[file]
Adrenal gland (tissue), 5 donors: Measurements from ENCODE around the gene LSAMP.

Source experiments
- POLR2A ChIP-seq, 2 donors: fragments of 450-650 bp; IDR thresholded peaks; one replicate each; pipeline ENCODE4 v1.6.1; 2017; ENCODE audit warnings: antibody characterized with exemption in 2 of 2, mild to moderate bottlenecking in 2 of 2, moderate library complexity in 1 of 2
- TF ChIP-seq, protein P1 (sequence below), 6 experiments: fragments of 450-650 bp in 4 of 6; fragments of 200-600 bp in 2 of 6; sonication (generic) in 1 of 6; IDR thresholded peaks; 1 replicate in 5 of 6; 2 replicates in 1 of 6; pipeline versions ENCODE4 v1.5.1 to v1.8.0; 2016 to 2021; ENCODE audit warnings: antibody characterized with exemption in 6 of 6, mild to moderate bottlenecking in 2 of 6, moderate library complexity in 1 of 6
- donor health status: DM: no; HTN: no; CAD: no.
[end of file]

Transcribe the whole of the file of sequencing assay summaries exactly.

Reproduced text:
Adrenal gland (tissue), 5 donors: Measurements from ENCODE around the gene LSAMP.

Source experiments
- POLR2A ChIP-seq, 2 donors: fragments of 450-650 bp; IDR thresholded peaks; one replicate each; pipeline ENCODE4 v1.6.1; 2017; ENCODE audit warnings: antibody characterized with exemption in 2 of 2, mild to moderate bottlenecking in 2 of 2, moderate library complexity in 1 of 2
- TF ChIP-seq, protein P1 (sequence below), 6 experiments: fragments of 450-650 bp in 4 of 6; fragments of 200-600 bp in 2 of 6; sonication (generic) in 1 of 6; IDR thresholded peaks; 1 replicate in 5 of 6; 2 replicates in 1 of 6; pipeline versions ENCODE4 v1.5.1 to v1.8.0; 2016 to 2021; ENCODE audit warnings: antibody characterized with exemption in 6 of 6, mild to moderate bottlenecking in 2 of 6, moderate library complexity in 1 of 6
- donor health status: DM: no; HTN: no; CAD: no.